As I feared, I didn’t manage to write any posts during my day of DH. But I’ll try to catch up now and during the next few days. I spent my day of DH, as well as the past 6 days, in sunny Southampton — below is a picture from my morning walk through Southampton Commons. There I attended over the week-end the Connected Past conference, and right after that the CAA 2012 conference.
Connected Past — organized by Tom Brughmans, Anna Collar and Fiona Coward — went, honestly, way beyond my expectations. I thought I was going to attend a rather small and informal workshop — don’t ask me why, though — and I found myself in a great conference, with some 145 delegates, keynote spekers of the likes of Alexander Bentley (the author of Complex Systems in Archaeology), Irad Malkin and Carl Knappett (author of An archaeology of interaction : network perspectives on material culture and society) – I also won A Small Greek World, the last book by Iran Malkin, in a final raffle of OUP books!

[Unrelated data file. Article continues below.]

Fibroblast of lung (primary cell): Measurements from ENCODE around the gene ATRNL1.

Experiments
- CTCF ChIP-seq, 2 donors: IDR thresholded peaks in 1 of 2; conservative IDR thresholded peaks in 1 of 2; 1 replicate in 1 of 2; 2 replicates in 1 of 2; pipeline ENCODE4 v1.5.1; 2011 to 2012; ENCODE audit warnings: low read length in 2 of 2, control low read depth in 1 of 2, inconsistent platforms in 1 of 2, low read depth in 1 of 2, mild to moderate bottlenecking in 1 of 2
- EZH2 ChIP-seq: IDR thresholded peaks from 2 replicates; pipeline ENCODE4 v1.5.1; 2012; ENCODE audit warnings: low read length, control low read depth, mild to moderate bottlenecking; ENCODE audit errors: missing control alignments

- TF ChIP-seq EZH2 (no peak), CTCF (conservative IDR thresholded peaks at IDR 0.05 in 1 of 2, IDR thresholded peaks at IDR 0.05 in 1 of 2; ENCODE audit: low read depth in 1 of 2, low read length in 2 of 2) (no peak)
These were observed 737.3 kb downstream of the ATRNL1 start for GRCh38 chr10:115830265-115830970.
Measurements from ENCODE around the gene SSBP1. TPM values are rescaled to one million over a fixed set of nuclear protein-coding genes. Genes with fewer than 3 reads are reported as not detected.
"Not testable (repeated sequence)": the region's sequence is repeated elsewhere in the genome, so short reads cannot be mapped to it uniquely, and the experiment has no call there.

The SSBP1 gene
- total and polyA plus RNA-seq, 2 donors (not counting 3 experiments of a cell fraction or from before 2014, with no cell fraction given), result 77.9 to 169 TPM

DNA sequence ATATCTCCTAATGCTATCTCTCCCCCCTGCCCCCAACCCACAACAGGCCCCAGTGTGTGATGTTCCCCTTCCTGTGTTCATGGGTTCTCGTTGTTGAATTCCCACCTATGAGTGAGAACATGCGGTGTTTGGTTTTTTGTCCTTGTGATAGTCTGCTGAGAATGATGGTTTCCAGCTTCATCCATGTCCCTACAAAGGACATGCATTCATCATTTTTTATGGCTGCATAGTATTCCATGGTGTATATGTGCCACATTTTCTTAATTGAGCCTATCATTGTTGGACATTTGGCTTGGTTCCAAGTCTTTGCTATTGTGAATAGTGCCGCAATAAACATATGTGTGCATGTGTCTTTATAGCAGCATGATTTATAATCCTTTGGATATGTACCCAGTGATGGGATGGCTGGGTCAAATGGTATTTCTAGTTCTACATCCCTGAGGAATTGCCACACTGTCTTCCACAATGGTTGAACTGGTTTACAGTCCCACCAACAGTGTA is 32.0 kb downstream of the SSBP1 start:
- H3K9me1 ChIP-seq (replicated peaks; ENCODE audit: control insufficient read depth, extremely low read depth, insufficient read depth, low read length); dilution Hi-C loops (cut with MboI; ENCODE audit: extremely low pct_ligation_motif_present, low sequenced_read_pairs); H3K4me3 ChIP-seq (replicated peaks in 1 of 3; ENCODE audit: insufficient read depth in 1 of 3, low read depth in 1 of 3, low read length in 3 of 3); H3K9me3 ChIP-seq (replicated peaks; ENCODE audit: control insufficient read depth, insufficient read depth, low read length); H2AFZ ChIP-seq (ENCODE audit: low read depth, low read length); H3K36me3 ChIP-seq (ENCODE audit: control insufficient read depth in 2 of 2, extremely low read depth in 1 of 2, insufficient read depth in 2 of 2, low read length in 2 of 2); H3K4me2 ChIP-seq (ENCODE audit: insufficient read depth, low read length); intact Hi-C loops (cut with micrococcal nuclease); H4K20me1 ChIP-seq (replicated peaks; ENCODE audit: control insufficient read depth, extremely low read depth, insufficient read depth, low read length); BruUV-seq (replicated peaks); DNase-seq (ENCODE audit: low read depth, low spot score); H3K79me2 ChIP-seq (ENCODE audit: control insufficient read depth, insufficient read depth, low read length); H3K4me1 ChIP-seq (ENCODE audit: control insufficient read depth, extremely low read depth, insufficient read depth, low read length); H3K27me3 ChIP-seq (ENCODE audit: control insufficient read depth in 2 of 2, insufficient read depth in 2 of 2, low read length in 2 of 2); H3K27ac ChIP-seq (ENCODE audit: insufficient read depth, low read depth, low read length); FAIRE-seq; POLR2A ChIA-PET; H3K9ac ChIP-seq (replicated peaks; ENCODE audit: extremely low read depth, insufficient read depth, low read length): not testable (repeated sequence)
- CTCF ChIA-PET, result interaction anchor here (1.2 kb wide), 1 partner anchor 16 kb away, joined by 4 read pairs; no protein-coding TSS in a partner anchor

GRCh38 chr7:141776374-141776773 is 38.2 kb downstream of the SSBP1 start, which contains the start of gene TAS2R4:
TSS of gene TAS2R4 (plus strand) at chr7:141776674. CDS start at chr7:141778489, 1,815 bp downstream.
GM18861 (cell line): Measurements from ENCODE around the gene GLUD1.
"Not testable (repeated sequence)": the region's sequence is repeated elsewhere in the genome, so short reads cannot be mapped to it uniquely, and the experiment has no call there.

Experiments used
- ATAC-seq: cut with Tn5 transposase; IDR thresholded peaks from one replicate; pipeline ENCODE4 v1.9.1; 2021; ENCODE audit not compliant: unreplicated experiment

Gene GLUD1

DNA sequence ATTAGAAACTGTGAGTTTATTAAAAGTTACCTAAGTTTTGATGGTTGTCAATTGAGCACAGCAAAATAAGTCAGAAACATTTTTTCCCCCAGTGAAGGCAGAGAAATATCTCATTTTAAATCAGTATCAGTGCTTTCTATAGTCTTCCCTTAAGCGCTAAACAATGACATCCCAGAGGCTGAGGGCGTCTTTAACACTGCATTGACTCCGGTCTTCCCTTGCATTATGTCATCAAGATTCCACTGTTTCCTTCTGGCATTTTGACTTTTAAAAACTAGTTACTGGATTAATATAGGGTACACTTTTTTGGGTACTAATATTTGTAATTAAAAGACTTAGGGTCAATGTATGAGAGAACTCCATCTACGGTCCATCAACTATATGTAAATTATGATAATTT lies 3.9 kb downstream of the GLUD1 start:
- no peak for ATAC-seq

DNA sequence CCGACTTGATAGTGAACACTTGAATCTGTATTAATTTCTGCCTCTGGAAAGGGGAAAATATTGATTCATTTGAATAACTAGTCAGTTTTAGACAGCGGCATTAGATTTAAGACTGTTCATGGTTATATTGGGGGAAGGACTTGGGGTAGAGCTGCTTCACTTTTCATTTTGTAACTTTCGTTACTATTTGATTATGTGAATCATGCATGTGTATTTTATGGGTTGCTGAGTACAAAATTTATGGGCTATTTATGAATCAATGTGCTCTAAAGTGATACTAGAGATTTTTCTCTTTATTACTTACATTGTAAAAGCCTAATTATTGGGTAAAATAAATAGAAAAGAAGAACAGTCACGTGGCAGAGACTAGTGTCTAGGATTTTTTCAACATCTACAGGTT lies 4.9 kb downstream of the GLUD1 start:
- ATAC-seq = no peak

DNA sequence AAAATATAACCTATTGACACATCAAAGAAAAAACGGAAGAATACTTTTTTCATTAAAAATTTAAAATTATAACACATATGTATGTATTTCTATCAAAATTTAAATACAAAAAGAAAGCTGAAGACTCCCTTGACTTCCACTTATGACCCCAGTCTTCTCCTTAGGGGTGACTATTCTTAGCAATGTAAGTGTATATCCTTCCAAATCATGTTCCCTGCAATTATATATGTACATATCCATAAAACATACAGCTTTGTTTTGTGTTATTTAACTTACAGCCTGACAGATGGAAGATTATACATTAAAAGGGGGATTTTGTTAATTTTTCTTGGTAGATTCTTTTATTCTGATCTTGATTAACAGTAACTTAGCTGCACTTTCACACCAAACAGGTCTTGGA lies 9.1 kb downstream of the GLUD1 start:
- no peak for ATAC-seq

I’m quite a newbie to the field of network analysis, and this was the main reason for me to attend. I’ll be looking into it some time soon as one of the output of my PhD project will be a citation network consisting of journal papers in Classics and the ancient texts they refer to.
I learned so much about networks that it’ll take me a while to process and digest all of that. One of he things that I took home from this event — beside a whole bunch of technical notions such as the network metrics of betweeness and centrality etc. — is that is not necessary to draw beautiful and messy spaghetti-monster-like network diagrams in order to do network analysis, as some of the papers convigly showed. And as a complement to this, that there are quite a few people around who are applying in an innovative and convincing way network theory to the study of the past.
These were some thoughts that were still echoing in my mind during my day of DH! More on what I acutally did on that day in the next posts…